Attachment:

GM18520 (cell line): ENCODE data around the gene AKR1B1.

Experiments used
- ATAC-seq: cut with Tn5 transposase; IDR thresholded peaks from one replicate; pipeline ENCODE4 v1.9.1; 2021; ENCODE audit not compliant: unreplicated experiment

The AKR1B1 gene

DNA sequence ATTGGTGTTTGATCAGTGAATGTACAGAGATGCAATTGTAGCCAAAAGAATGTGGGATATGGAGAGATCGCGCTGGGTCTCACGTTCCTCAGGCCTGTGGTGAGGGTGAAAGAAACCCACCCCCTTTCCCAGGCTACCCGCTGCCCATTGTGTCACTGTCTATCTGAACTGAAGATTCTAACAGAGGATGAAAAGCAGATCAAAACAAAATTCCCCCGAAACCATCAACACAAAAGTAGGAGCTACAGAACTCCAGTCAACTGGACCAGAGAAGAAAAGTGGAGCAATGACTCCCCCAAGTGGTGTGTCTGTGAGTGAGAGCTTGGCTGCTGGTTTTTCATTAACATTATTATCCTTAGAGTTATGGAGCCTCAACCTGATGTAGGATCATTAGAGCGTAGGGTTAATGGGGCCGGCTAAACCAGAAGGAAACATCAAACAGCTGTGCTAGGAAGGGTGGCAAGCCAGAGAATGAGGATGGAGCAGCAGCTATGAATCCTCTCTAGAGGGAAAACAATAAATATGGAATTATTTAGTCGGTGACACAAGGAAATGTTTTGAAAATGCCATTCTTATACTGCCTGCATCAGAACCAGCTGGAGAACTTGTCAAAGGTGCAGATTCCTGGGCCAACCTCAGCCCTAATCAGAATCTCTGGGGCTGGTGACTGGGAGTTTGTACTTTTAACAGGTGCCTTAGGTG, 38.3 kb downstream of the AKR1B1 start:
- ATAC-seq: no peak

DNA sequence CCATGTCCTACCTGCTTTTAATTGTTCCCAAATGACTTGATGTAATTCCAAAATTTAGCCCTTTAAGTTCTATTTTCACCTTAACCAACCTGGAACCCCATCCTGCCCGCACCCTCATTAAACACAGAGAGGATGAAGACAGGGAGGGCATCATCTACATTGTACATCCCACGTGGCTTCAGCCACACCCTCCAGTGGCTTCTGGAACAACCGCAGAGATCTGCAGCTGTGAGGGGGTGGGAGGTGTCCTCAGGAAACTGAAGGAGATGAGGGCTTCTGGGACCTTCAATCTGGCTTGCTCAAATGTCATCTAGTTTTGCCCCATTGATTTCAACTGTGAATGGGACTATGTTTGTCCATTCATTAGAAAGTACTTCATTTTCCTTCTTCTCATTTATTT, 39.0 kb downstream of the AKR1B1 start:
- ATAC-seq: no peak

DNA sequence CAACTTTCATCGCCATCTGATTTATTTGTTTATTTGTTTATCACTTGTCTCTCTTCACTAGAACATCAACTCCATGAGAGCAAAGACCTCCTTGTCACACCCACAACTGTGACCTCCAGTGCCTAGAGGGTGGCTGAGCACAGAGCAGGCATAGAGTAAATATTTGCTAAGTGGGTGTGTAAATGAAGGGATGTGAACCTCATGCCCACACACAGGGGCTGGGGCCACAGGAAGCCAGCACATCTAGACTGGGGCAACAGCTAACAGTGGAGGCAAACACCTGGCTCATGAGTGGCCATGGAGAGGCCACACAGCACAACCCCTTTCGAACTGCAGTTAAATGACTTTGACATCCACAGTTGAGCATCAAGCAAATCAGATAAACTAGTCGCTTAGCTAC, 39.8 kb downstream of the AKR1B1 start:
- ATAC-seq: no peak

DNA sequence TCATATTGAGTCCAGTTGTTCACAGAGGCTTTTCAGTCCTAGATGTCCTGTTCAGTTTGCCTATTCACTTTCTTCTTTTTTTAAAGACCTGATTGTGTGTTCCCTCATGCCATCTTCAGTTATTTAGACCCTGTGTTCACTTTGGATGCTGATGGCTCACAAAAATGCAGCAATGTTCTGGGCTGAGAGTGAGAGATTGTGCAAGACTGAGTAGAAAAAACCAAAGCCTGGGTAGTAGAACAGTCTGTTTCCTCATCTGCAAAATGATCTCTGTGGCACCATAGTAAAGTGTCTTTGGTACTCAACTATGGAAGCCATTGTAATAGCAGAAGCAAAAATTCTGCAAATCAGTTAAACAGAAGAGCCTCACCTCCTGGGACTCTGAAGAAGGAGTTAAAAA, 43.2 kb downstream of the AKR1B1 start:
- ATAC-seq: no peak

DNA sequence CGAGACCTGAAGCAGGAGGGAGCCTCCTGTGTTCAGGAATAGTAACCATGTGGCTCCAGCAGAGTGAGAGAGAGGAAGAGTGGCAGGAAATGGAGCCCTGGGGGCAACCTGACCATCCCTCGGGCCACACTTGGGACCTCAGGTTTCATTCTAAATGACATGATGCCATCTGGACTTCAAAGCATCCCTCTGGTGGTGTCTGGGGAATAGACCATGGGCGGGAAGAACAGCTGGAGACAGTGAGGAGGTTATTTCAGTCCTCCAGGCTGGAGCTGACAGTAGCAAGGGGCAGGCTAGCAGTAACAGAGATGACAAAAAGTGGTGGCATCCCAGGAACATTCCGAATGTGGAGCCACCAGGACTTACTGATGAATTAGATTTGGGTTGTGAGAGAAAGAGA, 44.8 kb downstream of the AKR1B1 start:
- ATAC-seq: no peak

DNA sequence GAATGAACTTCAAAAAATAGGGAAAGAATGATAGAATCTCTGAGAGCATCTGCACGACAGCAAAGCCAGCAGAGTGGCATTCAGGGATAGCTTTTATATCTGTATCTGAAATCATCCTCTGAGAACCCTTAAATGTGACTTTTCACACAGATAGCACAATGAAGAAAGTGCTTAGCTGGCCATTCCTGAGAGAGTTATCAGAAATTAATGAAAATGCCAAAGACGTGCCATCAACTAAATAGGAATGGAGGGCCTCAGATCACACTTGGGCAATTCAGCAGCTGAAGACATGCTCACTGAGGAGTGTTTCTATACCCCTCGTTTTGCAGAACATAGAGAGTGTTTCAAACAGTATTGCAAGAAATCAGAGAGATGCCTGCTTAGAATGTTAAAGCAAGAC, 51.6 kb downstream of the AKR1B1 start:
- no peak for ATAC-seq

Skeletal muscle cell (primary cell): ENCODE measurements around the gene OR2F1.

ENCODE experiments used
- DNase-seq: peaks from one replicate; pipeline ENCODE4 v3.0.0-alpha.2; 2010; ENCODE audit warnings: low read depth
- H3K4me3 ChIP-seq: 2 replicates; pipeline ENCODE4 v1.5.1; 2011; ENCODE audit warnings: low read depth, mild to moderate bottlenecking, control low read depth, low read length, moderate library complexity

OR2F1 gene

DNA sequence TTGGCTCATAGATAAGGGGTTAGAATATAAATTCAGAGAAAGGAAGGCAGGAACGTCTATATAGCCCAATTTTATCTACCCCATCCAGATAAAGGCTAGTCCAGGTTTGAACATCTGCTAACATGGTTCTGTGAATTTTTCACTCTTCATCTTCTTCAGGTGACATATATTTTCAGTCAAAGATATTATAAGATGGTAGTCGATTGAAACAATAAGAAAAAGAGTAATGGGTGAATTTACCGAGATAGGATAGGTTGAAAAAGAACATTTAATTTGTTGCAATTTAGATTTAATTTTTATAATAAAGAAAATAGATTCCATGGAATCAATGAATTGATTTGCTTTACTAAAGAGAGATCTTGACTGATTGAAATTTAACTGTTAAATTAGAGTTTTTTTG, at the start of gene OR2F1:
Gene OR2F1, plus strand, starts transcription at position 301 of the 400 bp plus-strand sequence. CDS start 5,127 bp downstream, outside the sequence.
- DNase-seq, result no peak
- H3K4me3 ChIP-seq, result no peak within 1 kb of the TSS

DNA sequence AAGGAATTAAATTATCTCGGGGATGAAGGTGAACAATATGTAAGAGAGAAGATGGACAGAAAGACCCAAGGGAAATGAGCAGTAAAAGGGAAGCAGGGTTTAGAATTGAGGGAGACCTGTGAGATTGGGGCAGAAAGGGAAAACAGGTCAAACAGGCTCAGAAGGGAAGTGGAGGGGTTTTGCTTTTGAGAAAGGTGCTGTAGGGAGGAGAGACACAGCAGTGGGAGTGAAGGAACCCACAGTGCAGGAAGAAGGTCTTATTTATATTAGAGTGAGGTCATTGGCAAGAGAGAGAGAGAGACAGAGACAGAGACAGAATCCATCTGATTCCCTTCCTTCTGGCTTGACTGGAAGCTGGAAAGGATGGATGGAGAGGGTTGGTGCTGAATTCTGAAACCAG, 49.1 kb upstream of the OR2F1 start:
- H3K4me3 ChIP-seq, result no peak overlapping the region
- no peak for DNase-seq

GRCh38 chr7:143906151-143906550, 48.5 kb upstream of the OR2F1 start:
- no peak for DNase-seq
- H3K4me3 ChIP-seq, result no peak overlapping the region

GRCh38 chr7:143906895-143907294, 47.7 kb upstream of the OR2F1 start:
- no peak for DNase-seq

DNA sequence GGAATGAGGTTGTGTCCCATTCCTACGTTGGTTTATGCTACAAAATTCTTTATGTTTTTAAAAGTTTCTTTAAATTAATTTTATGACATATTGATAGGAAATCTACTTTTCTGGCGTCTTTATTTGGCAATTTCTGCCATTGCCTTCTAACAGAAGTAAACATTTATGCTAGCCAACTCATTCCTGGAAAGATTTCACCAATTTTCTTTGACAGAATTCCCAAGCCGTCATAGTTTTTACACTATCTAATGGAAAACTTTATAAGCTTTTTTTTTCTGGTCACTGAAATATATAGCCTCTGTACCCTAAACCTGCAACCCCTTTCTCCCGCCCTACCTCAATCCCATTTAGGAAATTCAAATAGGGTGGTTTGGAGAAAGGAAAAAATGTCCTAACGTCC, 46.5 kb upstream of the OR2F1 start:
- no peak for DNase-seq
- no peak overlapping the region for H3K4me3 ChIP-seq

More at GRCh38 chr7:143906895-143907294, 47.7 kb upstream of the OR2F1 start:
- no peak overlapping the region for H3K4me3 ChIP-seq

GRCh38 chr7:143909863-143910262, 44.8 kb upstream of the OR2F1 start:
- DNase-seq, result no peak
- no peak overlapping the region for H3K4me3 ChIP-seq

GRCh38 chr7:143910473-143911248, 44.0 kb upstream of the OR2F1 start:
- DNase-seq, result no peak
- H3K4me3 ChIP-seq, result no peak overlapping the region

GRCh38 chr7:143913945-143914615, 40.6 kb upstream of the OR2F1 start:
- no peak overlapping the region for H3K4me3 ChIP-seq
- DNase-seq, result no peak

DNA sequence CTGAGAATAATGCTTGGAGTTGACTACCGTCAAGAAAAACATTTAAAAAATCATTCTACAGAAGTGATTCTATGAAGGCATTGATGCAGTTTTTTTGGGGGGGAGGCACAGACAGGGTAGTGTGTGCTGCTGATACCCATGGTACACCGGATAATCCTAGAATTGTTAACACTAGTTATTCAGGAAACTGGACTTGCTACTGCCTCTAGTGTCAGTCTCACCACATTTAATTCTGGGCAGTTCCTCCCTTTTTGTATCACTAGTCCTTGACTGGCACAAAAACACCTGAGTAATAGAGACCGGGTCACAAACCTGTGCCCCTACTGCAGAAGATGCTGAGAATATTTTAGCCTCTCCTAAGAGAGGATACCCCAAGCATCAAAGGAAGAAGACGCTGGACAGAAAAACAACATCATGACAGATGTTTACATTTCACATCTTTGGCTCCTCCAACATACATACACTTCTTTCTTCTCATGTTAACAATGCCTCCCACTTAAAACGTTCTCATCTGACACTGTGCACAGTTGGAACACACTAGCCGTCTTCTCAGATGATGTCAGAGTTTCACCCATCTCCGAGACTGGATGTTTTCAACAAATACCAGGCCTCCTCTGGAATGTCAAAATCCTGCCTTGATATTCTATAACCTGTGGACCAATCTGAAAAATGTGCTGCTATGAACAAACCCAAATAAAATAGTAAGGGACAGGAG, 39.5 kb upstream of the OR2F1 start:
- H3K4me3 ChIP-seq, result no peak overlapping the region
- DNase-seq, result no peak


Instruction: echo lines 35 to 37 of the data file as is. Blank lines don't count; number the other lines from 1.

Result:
- no peak for DNase-seq
- no peak overlapping the region for H3K4me3 ChIP-seq

More at GRCh38 chr7:143906895-143907294, 47.7 kb upstream of the OR2F1 start: